Compared: The .480 Ruger and .50 Action Express

By Chuck Hawks

The .50 Action Express was developed by Evan Whildin of Action Arms in conjunction with Israeli Military Industries. This rebated rim cartridge was designed around the rim diameter of the .44 Magnum revolver cartridge so that it could be made to function in the huge Desert Eagle autoloading pistol, which was already chambered for the .44 Mag. Production Desert Eagle pistols in .50 AE use .500" diameter bullets.

The .480 Ruger revolver cartridge derives its power more from bullet weight and diameter than high velocity. Inspired by the proprietary .475 Linebaugh cartridge, the .480 Ruger was a joint development project that teamed the Ruger firearms company and the Hornady ammunition company. Despite its nomenclature, the .480 Ruger actually uses the same .475" diameter bullets as the older Linebaugh cartridge. The .480 was introduced in the Ruger Super Redhawk double action revolver.

Both of these behemoth handgun cartridges are intended for big game hunting. At handgun ranges these two calibers are capable of taking all North American big game. They are not the most powerful standard handgun cartridges on the market, but they are close. Both generate excessive recoil and should be avoided by all but the most experienced handgun hunters.

Factory loads for the .50 AE are supplied by Speer and offer a choice of 300 or 325 grain bullets. The 325 grain bullet, which has a sectional density (SD) of .186, has an advertised MV of 1400 fps and ME of 1414 ft. lbs. The 50 yard figures are 1232 fps and 1095 ft. lbs., and the 100 yard figures are 1106 fps and 883 ft. lbs. Reloaders can duplicate these ballistics with maximum loads, but not exceed them by much.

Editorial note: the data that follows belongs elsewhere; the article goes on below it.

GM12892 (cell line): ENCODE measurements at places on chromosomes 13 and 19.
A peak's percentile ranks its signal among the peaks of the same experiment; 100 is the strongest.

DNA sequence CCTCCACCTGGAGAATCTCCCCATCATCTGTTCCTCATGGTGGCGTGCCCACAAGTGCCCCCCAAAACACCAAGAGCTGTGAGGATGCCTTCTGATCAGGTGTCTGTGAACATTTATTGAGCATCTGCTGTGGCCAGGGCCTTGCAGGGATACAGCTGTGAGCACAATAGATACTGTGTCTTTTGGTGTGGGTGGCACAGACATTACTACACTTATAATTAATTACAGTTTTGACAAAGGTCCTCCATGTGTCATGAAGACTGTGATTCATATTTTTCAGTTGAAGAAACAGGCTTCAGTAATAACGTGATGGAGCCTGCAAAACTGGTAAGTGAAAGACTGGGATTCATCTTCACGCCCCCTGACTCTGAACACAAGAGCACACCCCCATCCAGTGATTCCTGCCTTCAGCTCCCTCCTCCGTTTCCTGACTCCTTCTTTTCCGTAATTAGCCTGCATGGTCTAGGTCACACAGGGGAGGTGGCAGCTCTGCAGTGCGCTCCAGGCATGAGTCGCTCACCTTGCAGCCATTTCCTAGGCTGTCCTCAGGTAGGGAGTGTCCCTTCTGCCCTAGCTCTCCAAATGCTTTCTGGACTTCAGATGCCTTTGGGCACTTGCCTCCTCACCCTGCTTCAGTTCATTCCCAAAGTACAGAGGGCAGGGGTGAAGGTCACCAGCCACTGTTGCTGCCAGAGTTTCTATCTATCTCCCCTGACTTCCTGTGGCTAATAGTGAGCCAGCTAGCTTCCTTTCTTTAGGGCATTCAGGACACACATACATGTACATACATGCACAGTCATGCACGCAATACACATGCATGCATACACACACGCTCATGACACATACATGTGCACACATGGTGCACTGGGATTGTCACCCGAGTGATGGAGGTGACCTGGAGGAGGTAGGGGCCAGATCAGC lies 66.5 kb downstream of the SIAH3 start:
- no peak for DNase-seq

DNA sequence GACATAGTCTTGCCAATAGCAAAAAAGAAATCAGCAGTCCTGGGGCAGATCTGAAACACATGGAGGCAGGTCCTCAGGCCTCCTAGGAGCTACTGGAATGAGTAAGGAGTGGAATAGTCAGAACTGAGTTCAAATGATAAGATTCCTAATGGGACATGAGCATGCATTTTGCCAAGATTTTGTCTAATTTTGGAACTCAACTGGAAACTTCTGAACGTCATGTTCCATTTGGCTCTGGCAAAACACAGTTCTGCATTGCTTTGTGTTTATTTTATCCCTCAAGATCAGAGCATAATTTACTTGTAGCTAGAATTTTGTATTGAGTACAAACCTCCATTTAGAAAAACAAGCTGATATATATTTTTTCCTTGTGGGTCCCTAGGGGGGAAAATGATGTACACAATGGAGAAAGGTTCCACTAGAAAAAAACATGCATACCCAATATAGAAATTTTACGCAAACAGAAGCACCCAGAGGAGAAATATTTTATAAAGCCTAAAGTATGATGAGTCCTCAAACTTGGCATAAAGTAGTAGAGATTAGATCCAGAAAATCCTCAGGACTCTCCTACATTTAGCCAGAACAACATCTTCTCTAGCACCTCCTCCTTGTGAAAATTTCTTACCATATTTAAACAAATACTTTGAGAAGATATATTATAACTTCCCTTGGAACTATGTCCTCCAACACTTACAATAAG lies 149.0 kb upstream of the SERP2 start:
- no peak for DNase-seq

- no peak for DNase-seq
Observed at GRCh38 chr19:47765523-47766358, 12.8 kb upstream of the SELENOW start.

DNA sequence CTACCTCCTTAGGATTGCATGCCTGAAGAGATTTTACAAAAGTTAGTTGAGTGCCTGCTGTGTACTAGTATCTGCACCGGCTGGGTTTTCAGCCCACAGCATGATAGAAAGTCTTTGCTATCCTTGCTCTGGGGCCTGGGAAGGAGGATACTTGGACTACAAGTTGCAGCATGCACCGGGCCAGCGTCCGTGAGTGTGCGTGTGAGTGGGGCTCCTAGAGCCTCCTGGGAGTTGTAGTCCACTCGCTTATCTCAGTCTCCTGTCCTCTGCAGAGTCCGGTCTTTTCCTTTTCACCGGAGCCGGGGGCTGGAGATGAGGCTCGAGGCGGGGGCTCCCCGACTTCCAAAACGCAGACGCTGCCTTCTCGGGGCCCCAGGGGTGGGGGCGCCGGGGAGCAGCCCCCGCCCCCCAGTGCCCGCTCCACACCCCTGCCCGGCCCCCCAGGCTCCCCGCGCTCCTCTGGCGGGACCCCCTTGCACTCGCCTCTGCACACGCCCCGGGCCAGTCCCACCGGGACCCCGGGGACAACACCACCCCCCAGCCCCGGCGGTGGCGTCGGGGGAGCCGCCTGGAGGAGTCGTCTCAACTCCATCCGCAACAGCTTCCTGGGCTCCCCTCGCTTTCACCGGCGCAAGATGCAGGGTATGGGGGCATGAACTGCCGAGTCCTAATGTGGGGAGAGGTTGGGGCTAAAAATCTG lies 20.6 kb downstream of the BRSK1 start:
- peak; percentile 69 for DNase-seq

Factory loads for the .480 Ruger are available from Hornady and Speer using jacketed bullets weighing 325 grains (SD .206). Speer also offers a 275 grain factory load. With 325 grain bullets, both advertise a muzzle velocity (MV) of 1350 fps and muzzle energy (ME) of 1315 ft. lbs. with 325 grain bullets. The Speer figures at 50 yards (which are slightly higher than the Hornady figures) are 1224 fps and1082 ft. lbs., and the 100 yard numbers are 1124 fps and 912 ft. lbs.

Reloaders can duplicate .480 factory load ballistics, and in some cases substantially exceed them. Hodgdon Powder data shows maximum loads with 325 grain bullets at MV's over 1500 fps from a 7.5" barrel. And 400 grain bullets can be driven to MV's around 1250 fps with ME of 1388 ft. lbs.

The ballistic coefficient (BC) of the Speer 325 grain .500" bullet is .149, and the BC of the 325 grain .475" bullet is .191. Ballistic coefficient indicates how efficiently a bullet flies through the air, and is an important factor influencing trajectory. In the case of the .50 AE and the .480 Ruger factory loads, the somewhat higher MV of the .50 AE is pretty much cancelled out by the somewhat higher BC of the .480 Ruger. The result is that the trajectory of the two cartridges over handgun hunting ranges is similar. Either can reasonably be zeroed at 100 yards without fear of overshooting game animals at shorter distances.